There are many reasons an investor might be attracted to TripAdvisor (TRIP 0.24%) stock. It boasts an enviable position in the online hotel booking space, after all, and the travel specialist is cultivating new business lines that might soon become significant revenue streams in their own rights.

Yet a TripAdvisor investment carries risks that could get in the way of management's plan to tackle the $1.3 trillion global travel market while producing impressive returns for shareholders over the years ahead. Let's look at the biggest of these challenges, along with some factors that could make TripAdvisor a good long-term investment.

A couple browsing a smartphone in a hotel room.

Image source: Getty Images.

Lots of potential

TripAdvisor is the world's biggest travel site, having hosted 455 million monthly visitors during 2017's peak summer season. Those shoppers contributed to a vibrant community of travelers who submitted 600 million reviews and opinions on hotels, flights, vacation rentals, restaurants, and attractions last year.

This is an attractive market in which to hold a leadership perch. Travel shoppers are increasingly looking to the internet to take care of their purchasing needs. But online channels still account for less than half of all travel booking spending. The shift toward mobile purchasing, meanwhile, is expanding that market even further so that users can more often browse for, and book, activities and restaurant reservations while they're on their trip. That all translates into a massive potential sales base for a company that can dominate the niche.

Losing ground

However, TripAdvisor hasn't yet found a way to turn its vibrant community into a robust business that can make a run at the $560 billion online booking industry -- let alone the broader travel market that's worth over $1 trillion in annual spending. Sales inched higher by just 5% last year as the core hotel-booking segment struggled. Travel giant Booking Holdings, by comparison, which operates the Priceline brand, grew its bookings by over 20%.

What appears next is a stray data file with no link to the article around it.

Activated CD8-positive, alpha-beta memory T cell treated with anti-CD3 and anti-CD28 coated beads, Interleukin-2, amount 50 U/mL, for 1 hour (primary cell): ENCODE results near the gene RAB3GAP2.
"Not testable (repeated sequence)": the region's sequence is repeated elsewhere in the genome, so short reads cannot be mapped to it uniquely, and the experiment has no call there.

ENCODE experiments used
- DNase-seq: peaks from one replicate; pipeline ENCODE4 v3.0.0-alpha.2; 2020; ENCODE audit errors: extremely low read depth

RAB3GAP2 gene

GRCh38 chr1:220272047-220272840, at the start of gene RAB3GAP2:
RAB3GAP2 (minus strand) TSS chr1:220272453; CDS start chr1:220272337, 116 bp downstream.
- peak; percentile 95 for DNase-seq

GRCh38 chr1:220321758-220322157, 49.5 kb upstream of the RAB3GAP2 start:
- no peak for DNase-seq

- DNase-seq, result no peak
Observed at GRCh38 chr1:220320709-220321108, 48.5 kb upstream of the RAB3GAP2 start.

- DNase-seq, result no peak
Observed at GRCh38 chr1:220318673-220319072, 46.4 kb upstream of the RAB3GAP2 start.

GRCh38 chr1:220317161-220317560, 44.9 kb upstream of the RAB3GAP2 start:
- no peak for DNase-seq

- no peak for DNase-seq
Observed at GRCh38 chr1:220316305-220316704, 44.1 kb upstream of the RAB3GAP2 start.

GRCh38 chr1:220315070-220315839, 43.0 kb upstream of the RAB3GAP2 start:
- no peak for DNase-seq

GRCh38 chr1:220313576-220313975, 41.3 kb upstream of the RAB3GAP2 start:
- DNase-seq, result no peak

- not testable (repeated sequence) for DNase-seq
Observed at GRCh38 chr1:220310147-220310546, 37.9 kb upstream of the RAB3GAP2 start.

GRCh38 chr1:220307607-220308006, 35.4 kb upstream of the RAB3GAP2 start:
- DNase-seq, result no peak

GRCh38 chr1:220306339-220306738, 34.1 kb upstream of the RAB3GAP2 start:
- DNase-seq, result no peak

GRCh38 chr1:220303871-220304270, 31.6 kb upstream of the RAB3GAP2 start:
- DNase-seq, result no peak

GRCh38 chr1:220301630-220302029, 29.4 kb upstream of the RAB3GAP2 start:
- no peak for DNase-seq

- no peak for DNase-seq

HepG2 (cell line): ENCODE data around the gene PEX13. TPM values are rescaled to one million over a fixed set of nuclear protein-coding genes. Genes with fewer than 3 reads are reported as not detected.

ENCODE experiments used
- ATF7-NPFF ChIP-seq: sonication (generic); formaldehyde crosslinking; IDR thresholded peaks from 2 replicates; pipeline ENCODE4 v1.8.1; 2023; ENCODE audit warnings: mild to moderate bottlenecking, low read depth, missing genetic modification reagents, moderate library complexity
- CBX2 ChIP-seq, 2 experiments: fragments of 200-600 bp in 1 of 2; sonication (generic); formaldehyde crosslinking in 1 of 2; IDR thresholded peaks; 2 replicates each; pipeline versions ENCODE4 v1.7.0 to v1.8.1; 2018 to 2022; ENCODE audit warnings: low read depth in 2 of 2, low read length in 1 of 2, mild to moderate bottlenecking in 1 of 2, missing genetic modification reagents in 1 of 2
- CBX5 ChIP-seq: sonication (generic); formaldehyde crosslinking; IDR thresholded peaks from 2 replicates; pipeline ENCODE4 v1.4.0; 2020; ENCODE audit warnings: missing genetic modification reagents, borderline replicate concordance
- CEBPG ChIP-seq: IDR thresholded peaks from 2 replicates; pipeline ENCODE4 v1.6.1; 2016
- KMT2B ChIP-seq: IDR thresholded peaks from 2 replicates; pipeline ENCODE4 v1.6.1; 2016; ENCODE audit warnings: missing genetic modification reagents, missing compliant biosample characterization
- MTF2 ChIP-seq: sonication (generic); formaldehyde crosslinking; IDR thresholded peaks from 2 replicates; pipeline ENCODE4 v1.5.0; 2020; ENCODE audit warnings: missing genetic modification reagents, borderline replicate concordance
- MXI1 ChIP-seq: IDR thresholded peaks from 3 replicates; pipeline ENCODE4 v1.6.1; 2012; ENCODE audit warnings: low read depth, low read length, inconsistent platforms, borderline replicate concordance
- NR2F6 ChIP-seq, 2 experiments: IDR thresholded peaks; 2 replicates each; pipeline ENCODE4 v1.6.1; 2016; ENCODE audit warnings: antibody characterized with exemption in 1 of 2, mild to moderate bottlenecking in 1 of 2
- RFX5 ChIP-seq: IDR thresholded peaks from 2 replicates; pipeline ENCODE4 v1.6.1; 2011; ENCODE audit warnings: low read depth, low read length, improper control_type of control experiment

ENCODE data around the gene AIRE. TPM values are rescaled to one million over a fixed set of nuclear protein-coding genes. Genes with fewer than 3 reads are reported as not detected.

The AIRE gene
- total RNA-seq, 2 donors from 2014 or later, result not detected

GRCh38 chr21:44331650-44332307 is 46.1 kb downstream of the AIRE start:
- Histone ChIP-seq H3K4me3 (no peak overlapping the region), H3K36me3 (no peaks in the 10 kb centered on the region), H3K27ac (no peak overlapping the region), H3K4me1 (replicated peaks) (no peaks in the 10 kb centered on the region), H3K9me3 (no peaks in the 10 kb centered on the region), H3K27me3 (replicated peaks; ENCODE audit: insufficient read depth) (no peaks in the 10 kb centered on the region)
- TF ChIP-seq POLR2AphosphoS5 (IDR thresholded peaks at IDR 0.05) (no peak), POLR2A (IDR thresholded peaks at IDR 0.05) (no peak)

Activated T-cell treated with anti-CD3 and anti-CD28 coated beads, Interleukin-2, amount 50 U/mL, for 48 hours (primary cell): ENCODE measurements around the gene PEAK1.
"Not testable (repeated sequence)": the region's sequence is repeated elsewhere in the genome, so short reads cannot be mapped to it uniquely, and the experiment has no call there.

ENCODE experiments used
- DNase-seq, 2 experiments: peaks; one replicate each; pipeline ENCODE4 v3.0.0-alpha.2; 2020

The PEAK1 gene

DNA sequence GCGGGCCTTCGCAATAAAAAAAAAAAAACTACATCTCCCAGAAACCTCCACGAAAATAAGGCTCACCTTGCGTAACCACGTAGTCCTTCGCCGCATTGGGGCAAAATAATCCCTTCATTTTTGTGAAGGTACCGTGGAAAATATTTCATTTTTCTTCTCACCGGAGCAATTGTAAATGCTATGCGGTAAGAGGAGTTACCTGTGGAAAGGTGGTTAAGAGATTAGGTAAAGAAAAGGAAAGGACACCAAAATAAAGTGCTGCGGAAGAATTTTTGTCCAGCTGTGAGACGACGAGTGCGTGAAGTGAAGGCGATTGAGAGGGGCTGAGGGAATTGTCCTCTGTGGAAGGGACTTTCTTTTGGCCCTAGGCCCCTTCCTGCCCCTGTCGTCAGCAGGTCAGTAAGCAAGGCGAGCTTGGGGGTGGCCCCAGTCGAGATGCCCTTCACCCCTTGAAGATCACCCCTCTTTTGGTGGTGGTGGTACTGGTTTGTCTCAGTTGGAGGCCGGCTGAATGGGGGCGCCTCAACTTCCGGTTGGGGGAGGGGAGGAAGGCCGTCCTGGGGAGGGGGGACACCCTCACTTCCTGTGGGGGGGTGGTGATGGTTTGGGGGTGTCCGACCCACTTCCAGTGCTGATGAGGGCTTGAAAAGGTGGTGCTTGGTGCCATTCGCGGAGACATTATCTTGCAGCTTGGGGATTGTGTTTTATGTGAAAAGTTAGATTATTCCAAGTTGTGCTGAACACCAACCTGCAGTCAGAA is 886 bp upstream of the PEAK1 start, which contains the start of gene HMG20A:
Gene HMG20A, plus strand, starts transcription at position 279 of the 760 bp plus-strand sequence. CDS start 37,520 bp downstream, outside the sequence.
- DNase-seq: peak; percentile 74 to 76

TripAdvisor's hotel division has also seen its profitably collapse as a shift to an instant booking offering failed to offset challenges from increased competition.

TRIP Operating Margin (TTM) Chart

TRIP Operating Margin (TTM) data by YCharts.

In response, management has decided to run that segment with a stronger focus on profits. Investors saw evidence of that strategy at work at the close of 2017, when profit margin shot up to 26% of sales from 16% in the prior quarter. Unfortunately, the company had to sacrifice growth in the process, so its base of hotel shoppers and its click-based revenue trend both worsened during the quarter.

Looking ahead

CEO Steve Kaufer and his team are predicting another profitability uptick in the hotel business in 2018 even as sales slip. That forecast implies a third year of market share losses, which is a big strike against a growth stock like this. 

Executives have a much brighter outlook for their non-hotel business. That segment has shot up to over 20% of the broader sales base and should continue expanding as the company adds to its portfolio of bookable attractions, restaurants, tours, and activities.

Ultimately, these challenges suggest that it will take some time before investors have a clear understanding of TripAdvisor's sales and earnings potential. Sure, management might make progress in building a more profitable business in 2018, but that would mark just the start of what's likely to be a multiyear turnaround effort. 

Without market-beating growth in its core hotel segment, and improving profitability overall, its hard to see how the stock could produce healthy gains for investors from here. Thus, investors might want to wait for concrete evidence that its rebound plan is working before becoming bullish on TripAdvisor shares.